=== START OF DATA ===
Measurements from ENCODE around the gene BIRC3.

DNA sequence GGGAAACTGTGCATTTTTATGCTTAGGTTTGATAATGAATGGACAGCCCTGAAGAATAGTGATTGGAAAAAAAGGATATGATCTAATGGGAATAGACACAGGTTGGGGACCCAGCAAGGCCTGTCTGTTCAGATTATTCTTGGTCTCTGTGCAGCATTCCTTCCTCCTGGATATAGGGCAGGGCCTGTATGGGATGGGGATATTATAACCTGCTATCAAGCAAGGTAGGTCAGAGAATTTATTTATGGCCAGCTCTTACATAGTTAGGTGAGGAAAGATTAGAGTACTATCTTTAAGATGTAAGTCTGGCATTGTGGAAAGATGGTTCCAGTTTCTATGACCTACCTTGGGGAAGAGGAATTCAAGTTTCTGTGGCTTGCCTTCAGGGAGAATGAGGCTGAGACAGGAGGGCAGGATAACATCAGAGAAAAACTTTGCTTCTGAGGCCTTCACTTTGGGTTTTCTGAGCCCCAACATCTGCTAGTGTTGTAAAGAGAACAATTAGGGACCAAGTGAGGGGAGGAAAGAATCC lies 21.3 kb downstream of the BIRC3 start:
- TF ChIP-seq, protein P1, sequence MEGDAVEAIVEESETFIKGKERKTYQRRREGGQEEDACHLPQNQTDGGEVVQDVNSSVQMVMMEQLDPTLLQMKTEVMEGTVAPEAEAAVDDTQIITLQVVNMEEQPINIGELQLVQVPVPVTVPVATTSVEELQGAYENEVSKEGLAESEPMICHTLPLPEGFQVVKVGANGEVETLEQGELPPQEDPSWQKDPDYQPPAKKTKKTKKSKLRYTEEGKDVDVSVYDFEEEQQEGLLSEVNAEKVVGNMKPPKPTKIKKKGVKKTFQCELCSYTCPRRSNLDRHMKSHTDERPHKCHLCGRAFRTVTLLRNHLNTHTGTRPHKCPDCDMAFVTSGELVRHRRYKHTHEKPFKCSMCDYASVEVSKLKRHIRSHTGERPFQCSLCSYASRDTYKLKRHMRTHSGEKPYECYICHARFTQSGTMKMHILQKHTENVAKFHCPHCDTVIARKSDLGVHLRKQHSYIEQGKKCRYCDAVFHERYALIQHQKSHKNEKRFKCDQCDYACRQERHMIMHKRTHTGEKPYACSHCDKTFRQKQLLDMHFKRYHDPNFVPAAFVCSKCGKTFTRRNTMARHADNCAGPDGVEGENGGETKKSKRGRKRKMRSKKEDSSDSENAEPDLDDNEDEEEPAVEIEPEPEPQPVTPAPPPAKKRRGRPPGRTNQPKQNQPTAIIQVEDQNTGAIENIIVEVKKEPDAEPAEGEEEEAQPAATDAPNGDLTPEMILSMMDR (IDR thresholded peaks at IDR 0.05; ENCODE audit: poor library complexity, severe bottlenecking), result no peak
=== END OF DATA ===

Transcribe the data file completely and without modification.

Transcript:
Measurements from ENCODE around the gene BIRC3.

DNA sequence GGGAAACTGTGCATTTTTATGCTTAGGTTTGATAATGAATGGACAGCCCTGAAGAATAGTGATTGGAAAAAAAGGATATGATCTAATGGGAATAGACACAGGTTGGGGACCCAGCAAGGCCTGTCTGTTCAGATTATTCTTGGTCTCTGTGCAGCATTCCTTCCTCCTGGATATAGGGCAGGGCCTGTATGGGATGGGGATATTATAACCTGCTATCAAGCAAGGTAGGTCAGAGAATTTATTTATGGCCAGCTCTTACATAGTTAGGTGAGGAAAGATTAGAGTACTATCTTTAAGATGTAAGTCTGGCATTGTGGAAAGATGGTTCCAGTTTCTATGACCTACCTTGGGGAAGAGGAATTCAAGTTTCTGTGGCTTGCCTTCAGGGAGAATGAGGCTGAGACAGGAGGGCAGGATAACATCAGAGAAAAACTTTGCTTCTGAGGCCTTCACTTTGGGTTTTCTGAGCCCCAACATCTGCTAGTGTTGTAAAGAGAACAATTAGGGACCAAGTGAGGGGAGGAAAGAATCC lies 21.3 kb downstream of the BIRC3 start:
- TF ChIP-seq, protein P1, sequence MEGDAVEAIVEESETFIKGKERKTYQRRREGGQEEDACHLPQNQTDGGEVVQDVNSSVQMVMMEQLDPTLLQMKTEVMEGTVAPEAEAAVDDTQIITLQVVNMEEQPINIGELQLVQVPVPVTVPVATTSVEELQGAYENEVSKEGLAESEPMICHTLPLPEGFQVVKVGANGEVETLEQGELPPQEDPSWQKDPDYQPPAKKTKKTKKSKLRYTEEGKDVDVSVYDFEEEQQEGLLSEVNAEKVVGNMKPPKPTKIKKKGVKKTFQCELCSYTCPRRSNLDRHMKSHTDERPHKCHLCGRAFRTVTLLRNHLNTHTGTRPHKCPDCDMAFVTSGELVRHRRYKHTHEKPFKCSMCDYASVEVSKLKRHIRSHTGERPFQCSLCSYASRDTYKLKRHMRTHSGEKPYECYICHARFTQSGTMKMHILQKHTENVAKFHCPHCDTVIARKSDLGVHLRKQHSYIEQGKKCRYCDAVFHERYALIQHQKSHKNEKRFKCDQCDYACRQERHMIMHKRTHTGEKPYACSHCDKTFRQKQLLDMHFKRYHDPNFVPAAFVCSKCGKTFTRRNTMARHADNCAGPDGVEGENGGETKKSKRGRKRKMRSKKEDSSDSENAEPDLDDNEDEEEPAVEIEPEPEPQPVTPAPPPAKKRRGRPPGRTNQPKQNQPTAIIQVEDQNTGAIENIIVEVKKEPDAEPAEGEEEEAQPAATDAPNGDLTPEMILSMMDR (IDR thresholded peaks at IDR 0.05; ENCODE audit: poor library complexity, severe bottlenecking), result no peak